Sometime in the 1990s it came to the attention of the National Archives (then responsible for Tasmanian railway records) that a large collection of railway plans was languishing in haphazard storage at the Inveresk Railyards in Launceston. Archivists were dispatched to investigate and encountered a chaotic situation. Records had been stored anywhere and everywhere, including stuck up a disused chimney! Many had been badly affected by the 1929 floods and by the incursion of soot from coal-fired steam engines. However, the collection was one of marvellous significance, documenting Tasmania’s railway infrastructure. The archivists made a case for the preservation of this collection and secured funding to perform the mammoth task of cleaning, organising and properly storing the recovered hoard. In the process they found something quite unexpected.Continue reading “Hidden figures: Tom Midwood, caricatures and Tasmanian Railway Records”
This blog features some of the recently digitised items from the Tasmanian Archives and the State Library of Tasmania. Each year, we place items online to help promote and preserve our rare and special collections. These images and films are just a tiny sample of an amazing treasure trove of Tasmania’s heritage. From colonial artwork to convict records, fragile glass plate negatives to rare films, private letters to government records, our collections (including the Allport Library and Museum of Fine Arts and the W L Crowther Collection) tell millions of stories from Tasmania and around the world.
In this blog:
- Photographs related to the history of Tasmanian trams, buses, equipment and staff – Ref: AG184/1/1 to 33
- Glass plate negatives of Hobart and Surrounds by William James Little (c1870 – 1920s) – Ref: NS526/1/1 to 49
- Photographs collected by the Cox Family (c1850-1929) – Ref: NS6904/1/1 to 87
- Photographs of Launceston sent to Overseas Pen-Friends – Ref: NS5622/1/1 to 15
- Photographs of Hobart and surrounds taken by James Chandler (c1920s) – Ref: NS1231/2/1 to 22
- Small collection of glass plate negatives from the Black family (c1930s) – Ref: NS5583/1/1 to 13
- Album of Thomas Midwood – Ref: NS6759/1/1
- Port Arthur Circuit – Baptism Register (1828-43) – Ref: NS499/1/531
- Port Arthur Circuit – Burial Register (1832-43) – Ref: NS499/1/532
- Wills from AD960/1/1, AD960/1/2, AD960/1/3 and AD960/1/4
- Travel Diary by Ernest Bailey – Ref: NS5845/1/1
Reginald Allan Biggs was a jounalist, musician and soldier. His journal of his time as a signaller in the First World War is a fascinating insight into his experiences in the war.Continue reading “Tasmanians in World War 1: Private Reginald Allan Biggs (Private Ashmead)”
Harrier, soldier, furrier,
Cyril prior to World War 1
In 1908, Cyril joined the New Town Harrier club continuing until he went to war in September 1915. He even appeared in the first race of the season held at Moonah on Saturday 26 June 1915. It was a two mile handicap race in which Cyril finished in fourth place.
Cyril returned to running for New Town after the war. In later life, he became an administrator in the club. In 1912, Cyril began an apprenticeship as a furniture upholsterer with Whitesides & Sons which ran a furnishing warehouse at 166 Liverpool Street, Hobart.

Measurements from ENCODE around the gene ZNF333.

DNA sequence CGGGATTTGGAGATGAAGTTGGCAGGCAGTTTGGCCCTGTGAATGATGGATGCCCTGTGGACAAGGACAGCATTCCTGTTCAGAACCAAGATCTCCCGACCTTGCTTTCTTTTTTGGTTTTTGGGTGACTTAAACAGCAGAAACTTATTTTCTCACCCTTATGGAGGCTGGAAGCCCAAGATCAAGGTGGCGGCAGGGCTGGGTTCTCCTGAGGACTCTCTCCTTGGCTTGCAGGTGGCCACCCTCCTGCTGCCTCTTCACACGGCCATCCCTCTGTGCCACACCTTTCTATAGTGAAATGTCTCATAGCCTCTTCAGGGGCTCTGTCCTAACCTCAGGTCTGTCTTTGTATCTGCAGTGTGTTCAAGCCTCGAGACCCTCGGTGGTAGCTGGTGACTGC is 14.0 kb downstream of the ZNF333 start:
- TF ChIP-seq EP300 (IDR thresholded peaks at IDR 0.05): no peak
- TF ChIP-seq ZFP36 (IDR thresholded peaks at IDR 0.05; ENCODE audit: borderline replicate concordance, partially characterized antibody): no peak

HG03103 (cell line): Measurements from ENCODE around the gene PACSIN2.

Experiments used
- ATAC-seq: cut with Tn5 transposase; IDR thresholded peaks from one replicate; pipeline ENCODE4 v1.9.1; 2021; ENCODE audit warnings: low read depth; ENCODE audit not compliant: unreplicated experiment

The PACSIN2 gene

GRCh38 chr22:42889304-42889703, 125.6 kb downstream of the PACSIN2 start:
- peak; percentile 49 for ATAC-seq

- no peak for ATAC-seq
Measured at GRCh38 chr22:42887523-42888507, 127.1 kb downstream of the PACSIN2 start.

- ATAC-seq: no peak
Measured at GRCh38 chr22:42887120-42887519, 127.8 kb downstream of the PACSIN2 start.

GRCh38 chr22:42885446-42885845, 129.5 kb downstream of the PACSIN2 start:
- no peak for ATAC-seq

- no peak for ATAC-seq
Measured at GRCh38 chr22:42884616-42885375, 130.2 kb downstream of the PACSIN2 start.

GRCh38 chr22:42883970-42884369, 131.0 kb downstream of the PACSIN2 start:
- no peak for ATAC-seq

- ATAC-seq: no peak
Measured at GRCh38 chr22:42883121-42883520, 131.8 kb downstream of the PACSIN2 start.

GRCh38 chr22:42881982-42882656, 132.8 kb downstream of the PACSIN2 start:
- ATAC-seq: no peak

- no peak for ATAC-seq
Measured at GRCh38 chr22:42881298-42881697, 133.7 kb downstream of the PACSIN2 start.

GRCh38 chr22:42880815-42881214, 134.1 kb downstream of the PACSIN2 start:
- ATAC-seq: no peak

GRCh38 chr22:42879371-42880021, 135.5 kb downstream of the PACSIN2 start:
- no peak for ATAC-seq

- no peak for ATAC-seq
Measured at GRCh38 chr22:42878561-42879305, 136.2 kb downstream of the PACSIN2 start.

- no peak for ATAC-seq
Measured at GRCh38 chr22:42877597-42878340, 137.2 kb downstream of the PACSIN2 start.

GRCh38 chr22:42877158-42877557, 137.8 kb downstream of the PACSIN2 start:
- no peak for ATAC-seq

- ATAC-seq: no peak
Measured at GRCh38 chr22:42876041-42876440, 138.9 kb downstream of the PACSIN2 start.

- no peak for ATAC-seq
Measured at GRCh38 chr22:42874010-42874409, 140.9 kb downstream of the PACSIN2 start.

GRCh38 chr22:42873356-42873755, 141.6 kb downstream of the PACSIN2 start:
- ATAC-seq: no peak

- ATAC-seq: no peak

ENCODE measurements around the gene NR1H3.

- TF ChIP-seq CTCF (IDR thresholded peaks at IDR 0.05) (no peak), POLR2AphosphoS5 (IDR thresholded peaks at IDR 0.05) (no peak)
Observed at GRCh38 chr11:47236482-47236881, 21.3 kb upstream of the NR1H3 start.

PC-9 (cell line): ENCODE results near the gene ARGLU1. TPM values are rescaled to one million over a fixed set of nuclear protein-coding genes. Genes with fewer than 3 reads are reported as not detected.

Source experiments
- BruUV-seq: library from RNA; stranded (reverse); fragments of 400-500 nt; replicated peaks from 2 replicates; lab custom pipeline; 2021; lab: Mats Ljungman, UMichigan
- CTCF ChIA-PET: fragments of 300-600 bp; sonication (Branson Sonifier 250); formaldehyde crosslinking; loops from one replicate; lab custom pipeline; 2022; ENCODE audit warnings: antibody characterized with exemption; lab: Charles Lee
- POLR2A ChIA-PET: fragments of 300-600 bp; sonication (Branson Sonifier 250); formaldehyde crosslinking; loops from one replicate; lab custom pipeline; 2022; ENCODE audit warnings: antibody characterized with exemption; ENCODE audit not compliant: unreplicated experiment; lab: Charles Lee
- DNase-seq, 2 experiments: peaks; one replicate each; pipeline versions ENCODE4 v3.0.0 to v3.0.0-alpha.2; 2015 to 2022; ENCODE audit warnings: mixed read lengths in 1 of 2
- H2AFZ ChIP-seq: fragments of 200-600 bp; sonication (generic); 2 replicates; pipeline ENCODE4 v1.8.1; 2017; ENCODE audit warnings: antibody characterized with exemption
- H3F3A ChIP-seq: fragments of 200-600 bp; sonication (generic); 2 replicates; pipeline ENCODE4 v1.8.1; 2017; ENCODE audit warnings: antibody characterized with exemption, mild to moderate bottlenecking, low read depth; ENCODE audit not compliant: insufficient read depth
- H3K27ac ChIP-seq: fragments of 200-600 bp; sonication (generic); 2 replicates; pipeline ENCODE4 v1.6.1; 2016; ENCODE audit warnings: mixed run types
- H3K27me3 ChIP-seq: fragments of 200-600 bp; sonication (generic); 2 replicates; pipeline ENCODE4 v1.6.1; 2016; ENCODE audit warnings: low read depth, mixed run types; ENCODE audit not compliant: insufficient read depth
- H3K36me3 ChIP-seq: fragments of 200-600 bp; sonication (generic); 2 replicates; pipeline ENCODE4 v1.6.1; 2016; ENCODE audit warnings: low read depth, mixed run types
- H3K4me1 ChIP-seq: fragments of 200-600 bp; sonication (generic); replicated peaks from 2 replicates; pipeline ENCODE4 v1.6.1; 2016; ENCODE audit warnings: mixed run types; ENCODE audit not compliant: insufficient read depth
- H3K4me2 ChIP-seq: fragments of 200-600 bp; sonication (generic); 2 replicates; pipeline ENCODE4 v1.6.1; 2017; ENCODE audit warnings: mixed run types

Going to war
Together with his unit, the 12th Australian Infantry Battalion, Private Cyril John Allen embarked at Melbourne on board HMAT Hororata A20 on 27 September 1915. You can follow the progress of Cyril’s battalion by reading the 12th battalion diaries from 1914 to 1919.
Cyril was awarded the Military Medal in June 1917 and promoted to the rank of corporal. In 1918, Cyril was promoted to the rank of Sergeant and served as Acting Quartermaster-Sergeant (AQMS).
A certificate was issued to “Cyril John Allen MM2905 – Sergeant – 12th Battalion. Served with honour and was disabled in the Great War. Honourably discharged on 7.8.19”.
Cyril served his country in both world wars as his service records show.
Cyril served as a machine gunner in the same platoon as his good friend, Gunner Tom Williamson. In 1917, Tom was killed a few yards away in the trenches. While still at the front, Cyril wrote a consoling letter to Tom’s mother.
Cyril returned to Australia on board the SS Suffolk in June 1919. On the first day home from the war, Cyril is pictured in an open-air car which might be a 1917 E-X-45 Buick Tourer. It sports an Australian flag from a side panel. Squeezed into the seat is Cyril, his mother, and the driver, Mr Craige, who was influential in the New Town Harrier Club.
A Belgium family
Between 1918 and 1970, Cyril received many letters, photographs and postcards from a family in Chatelet, Belgium, with whom Cyril was billeted during the first world war.
Furrier business after the war
In July 1972, Cyril received a number of appreciative letters from students at Chigwell Primary School for a talk he gave about animal furs.
Cyril and his family were active members of the New Town Methodist Church. Prior to the second world war, Cyril was superintendent at Albert Park Methodist Sunday School. He continued to support the Methodist Church into the 1960s and 1970s with donations.
World War II
Cyril served in Australia in World War II. In the late 1930s, Cyril is pictured with full medals on display on ANZAC Day.